The Gothic Game had a great feel to it, from an age where the objective was to have fun with family and friends. It was easy to learn and fast to play, with scope to outwit your opponents or throw yourself into danger to not give them the satisfaction of killing you!

Even when Dracula assumed a player, that player had limited turns to kill and get back to his vault. The more Dracula killed the more time he got to roam and hunt, making a terrifying prospect a legitimate game tactic!

But all of this passed quite quickly, and the Gothic Game was lost to the annals of time. And that was it for decades – a limited edition board game that was popular, fast and fun.

damnation the gothic game horror Dracula fury dark castle creator consortium murder adversarial terror hellish hell

Until now…

We have been fortunate enough to play the old version of the game. But what about the upcoming revision by Black Letter Games (BLG)? BLG has assumed the rights of the game and plans on kick starting in late October (suitably, near Halloween).

I was even luckier, because Summoned Games invited me over to trial the revised version of the game, and I’ve got the chance to write up the review! There’s a chance to get your hands on the old version of the game, which I’ll give you the details for later on.

First though, let’s take a look at the new, darker and grittier Gothic Game, Damnation: The Gothic Game!

damnation the gothic game horror Dracula fury dark castle creator consortium murder adversarial terror hellish hell

What’s New?

First off, it’s a hell of a lot darker than it once was. Reading the top paragraph of the rule book makes it pretty clear:

“Damnation: The Gothic Game takes place on a plane of Hell where Count Dracula holds dominion. Here, a group of villains from the Victorian era find themselves damned for all eternity.”

It gets worse, as the introduction unfolds: each dusk the villains are both resurrected and cursed – cursed to have no memory of the day before, stuck in endless horror of stalking and stalked by one another, presumably for the terror and violence they caused in their lives.  Already this game sets the tone quite clearly: you’re not good people and you’re not getting out. It makes perfect sense for a board game where you pay the same game over and over again, and yet retains its charm!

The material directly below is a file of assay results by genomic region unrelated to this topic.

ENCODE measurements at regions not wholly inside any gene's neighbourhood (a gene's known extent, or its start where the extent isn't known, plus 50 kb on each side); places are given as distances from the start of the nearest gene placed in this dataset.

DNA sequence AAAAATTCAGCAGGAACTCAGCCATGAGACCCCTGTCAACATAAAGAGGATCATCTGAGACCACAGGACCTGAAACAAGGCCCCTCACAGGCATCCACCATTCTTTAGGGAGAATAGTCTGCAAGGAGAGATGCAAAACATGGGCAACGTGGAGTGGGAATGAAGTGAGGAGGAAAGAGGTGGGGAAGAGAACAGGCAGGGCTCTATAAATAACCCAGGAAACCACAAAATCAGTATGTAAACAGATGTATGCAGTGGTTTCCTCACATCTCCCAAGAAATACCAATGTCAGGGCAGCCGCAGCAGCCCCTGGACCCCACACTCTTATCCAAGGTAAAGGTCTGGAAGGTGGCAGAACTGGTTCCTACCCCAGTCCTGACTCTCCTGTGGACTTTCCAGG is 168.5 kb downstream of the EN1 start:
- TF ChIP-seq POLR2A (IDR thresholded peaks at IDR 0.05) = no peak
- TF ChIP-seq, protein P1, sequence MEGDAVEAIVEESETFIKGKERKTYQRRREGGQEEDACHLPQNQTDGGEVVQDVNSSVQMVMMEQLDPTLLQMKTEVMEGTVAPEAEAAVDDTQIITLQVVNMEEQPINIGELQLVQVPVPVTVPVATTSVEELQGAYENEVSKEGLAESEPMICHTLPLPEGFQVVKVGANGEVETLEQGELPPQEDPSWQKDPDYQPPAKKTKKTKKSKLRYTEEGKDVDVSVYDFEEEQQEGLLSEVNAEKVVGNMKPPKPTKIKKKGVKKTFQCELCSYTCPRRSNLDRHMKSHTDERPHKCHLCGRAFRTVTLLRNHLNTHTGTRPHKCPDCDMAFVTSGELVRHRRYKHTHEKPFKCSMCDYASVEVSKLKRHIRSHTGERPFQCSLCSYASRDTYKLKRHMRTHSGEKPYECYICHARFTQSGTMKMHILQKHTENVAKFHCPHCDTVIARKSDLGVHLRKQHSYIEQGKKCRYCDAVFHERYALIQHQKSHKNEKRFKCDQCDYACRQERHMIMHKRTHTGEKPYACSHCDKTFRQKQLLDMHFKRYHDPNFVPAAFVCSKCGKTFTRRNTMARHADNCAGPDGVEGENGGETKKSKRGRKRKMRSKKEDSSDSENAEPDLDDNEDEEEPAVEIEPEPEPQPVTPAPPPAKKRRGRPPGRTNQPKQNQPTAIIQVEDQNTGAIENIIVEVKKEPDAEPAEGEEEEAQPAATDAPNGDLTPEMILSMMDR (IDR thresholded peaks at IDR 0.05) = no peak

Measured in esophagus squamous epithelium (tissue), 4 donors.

The Artwork

You know we mentioned Dracula? Well the art for Damnation: The Gothic Game has been brought to life visually by two Romanian artists, that of Hue Teo and Anca Albu. We’re impressed with how much (un)life they’ve brought to the graphics and art of the game. We could go on and on about it, but you can see for yourself what they’ve managed, just read on!

Characters

Character cards did not exist in the original version of the game. It is a sign of game development over the years, as Gothic turns from board game for all the family to a game that is heaped in atmosphere. These nameless anti-heroes fit particular character archetypes from the Victorian era, adding layers to the dark and Gothic vibes.

We have the Gentleman – dashing, refined, but is this gentleman all that he seems? The dark Stranger from a foreign land, and the Mystic a traveller driven from her homeland who conceals a terrible power.

These are just a few of the six playable characters in the game so far. Frankly, these changes make the game more colourful and characterful (obviously), lending the game that extra personal dimension compared to the original which provided simple coloured, plastic meeple!

Characters have some special abilities and a wound tracker, and we’re told there may also be the introduction of a sanity tracker too – even more ways to die!

Extra Dice

Players would roll a dice and work out in what direction they want to move, but now there’s a special extra dice which can make the game harder or easier: roll a candle symbol and your character may move one space more or less, which can be the difference between falling into a trap or not.

Or roll the castle symbol and draw a card from the special Castle Deck… hoping to god you don’t uncover more horrors!

Or you could roll the dark circle, where you trigger the first trap you come across regardless of how far you could move past the trap space!